Relationship Between Serotonin and Dog Aggression

Serotonin is a neurotransmitter that plays an important role in regulating mood, behavior, and emotions, including aggression. In dogs, low levels of serotonin have been associated with increased aggression and other behavior problems.(1, 2, 3)

Studies have shown that dogs with a history of aggression have lower levels of serotonin in their brains compared to non-aggressive dogs. This suggests that low levels of serotonin may contribute to the development of aggressive behavior in dogs.

One theory is that low levels of serotonin may lead to increased impulsivity(4) and reduced inhibition, which can make dogs more likely to react aggressively in certain situations. Serotonin is also thought to have a calming effect on the brain, so low levels of serotonin may make it more difficult for dogs to control their emotions and behavior.

Increasing serotonin levels in the brain through medication or supplements may be one way to help reduce aggression in dogs. For example, selective serotonin reuptake inhibitors (SSRIs) are a type of medication that can increase serotonin levels in the brain and have been used to treat aggression and other behavior problems in dogs. See more on medications used for dog aggression.

Supplements also may work to increase levels of serotonin with different effects such as 5-HTP or Tryptophan, however these supplements must be used cautiously as they have serious consequences to their use. Dogs are more susceptible than other species to developing serotonin syndrome.(5)

Serotonin Syndrome

While increasing levels of serotonin can be beneficial for abnormal dogs experiencing a variety of different problems, an excessive increase in serotonin can lead to an iatrogenic toxidrome known as serotonin syndrome (SS), which can be fatal.(5, 6, 7, 8)

Levels of serotonin do not change quickly in the brain. Typically increasing serotonin levels through medication or supplements takes a number of weeks. This is desirable since serotonin has a broad effect on the brain by modulating neural activity and a large number of neuropsychological processes (9) Medications and supplements are then used over a longer period of time than shorter acting substances such as L-theanine.

Large variation in ability to Metabolize medication affecting serotonin activity

Like in people, dogs appear to have a wide range in abilities to process medications and supplements that affect serotonin levels. For example, two Black Russian terriers treated with a typical starting dose of fluoxetine experienced excessive sedation and excessive both required a much lower dose than usually prescribe for dogs.(5)

Dogs that are sensitive to these medications may exhibit lethargy or excessive salivation within the normal dose range. Doses greater than 8 mg/kg can cause tremors, while doses greater than 25 mg/kg are likely to cause seizures.(5)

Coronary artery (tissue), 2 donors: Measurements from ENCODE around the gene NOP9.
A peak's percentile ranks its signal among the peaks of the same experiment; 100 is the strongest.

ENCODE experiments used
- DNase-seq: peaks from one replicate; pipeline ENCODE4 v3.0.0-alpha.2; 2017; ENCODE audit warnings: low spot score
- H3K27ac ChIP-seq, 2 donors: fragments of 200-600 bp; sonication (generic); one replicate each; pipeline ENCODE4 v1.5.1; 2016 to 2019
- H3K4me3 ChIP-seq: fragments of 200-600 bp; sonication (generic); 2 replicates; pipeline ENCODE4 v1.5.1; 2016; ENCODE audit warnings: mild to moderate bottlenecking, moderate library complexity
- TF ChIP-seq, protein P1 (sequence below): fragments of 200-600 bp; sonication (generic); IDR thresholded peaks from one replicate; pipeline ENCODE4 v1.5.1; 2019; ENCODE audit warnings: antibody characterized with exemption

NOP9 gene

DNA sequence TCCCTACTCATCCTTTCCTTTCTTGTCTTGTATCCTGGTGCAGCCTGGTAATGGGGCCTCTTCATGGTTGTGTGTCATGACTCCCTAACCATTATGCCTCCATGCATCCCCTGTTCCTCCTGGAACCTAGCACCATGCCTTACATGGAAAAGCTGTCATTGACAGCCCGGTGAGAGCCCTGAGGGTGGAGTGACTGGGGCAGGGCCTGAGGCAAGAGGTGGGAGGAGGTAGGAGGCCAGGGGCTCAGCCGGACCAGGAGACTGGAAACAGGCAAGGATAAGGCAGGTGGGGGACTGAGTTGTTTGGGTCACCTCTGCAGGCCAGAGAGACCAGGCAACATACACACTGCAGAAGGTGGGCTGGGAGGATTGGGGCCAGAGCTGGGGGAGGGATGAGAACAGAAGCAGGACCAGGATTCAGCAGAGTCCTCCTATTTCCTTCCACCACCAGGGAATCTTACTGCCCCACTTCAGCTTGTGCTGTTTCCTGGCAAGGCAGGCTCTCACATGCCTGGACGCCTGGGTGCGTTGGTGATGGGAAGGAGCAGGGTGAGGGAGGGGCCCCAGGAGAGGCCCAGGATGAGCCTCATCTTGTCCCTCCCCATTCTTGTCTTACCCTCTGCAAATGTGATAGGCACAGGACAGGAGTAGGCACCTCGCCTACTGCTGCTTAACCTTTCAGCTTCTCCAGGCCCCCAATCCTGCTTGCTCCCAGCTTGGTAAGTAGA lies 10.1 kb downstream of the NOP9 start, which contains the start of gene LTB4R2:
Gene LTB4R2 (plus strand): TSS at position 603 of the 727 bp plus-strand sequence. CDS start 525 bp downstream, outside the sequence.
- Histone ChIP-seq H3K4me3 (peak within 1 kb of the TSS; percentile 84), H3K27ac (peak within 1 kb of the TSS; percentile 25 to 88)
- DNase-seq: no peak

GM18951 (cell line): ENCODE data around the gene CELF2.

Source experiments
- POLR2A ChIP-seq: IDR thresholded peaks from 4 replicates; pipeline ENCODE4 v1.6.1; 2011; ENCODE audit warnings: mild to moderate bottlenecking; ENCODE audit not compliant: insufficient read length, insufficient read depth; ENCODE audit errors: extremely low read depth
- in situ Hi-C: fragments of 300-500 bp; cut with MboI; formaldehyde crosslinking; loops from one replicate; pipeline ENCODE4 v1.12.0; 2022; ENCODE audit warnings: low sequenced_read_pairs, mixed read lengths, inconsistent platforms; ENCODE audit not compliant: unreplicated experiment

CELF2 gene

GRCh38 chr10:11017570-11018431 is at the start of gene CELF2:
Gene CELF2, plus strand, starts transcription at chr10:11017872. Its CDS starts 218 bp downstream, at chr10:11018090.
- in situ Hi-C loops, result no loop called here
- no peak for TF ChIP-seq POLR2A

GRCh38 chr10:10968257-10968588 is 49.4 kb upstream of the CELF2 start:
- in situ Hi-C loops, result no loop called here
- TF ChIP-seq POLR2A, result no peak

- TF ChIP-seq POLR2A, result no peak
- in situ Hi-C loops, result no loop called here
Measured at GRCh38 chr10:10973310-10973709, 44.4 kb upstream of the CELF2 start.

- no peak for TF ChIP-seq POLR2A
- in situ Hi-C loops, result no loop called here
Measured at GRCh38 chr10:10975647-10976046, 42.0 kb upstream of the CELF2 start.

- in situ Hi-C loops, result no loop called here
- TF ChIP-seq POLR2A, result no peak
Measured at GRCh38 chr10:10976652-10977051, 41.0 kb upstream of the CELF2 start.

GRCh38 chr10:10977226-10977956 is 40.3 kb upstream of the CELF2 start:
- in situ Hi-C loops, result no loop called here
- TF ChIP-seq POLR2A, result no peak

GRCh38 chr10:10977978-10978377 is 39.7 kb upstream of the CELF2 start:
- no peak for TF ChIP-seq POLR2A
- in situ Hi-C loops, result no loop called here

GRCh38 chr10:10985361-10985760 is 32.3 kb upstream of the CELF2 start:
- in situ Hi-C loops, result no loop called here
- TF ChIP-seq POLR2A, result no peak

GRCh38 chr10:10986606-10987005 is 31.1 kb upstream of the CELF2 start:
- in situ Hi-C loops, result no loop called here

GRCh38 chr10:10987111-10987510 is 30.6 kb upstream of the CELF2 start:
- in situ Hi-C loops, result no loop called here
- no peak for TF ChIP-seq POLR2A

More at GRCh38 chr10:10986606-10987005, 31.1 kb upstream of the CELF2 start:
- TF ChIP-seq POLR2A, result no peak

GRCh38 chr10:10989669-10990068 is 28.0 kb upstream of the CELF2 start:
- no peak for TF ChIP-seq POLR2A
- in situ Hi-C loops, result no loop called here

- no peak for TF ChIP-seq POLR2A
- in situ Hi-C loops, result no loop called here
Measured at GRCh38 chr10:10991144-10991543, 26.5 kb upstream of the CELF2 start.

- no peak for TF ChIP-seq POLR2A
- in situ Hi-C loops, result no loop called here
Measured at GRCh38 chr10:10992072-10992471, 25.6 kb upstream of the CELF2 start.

For these reasons the use of medication or supplements to treat aggression in dogs should only be done under the guidance of a veterinarian or veterinary behaviorist.

In addition to medication, behavior modification and training may also be necessary to address the underlying causes of aggressive behavior in dogs.

Further Reading

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References

(1) Marta Amat, Susana Le Brech, Tomàs Camps, Carlos Torrente, Valentina M. Mariotti, José L. Ruiz, Xavier Manteca,Differences in serotonin serum concentration between aggressive English cocker spaniels and aggressive dogs of other breeds, Journal of Veterinary Behavior, Volume 8, Issue 1, 2013, Pages 19-25, ISSN 1558-7878,
https://doi.org/10.1016/j.jveb.2012.04.003.Retrieved Feb 28, 2023 from https://www.sciencedirect.com/science/article/pii/S1558787812000688

(2) Rosado et al. Serotonin transporter activity in platelets and canine aggressionVet. J.(2010)

(3) Marta Leo´na , Belen Rosadob , Sylvia Garcıa-Belenguerb , Gema Chaco´nb , Ainara Villegasb , Jorge Palaciob, 15sessment of serotonin in serum, plasma, and platelets of aggressive dogs2 Elsevier Inc. All rights reserved. doi:10.1016/j.jveb.2012.01.005

(4)Wright HF, Mills DS, Pollux PM. Behavioural and physiological correlates of impulsivity in the domestic dog (Canis familiaris). Physiol Behav. 2012 Feb 1;105(3):676-82. doi: 10.1016/j.physbeh.2011.09.019. Epub 2011 Oct 1. PMID: 21986321.

(5)Sharon L. Crowell-Davis, DVM, PhD, DACVB* Sabrina Poggiagliolmi, DVM Serotonin Syndrome, Understanding Behavior, The University of Georgia, Retrieved Feb 28, 2023 from http://vetfolio-vetstreet.s3.amazonaws.com/mmah/ac/52ee36b35c4d38b06d33906d878046/filePV_30_09_490.pdf

(6) Calder C, Serotonin Syndrome in Dogs and Cats, Veterinary Information Network Website, Retrieved Feb 28, 2023 from https://veterinarypartner.vin.com/default.aspx?pid=19239&id=10765072

(7) Barnette C, Serotonin Syndrome, VCA Canada Hospitals website, Retrieved Feb 28, 2023 from https://vcacanada.com/know-your-pet/serotonin-syndrome

(8) Colon C, Serotonin Syndrome, Iowa Veterinary Specialties website, Retrieved Feb 28, 2023 from https://www.iowaveterinaryspecialties.com/student-scholars/serotonin-syndrome

(9)Berger M, Gray JA, Roth BL. The expanded biology of serotonin. Annu Rev Med. 2009;60:355-66. doi: 10.1146/annurev.med.60.042307.110802. PMID: 19630576; PMCID: PMC5864293. Retrieved Feb 28, 2023 from https://www.ncbi.nlm.nih.gov/pmc/articles/PMC5864293/

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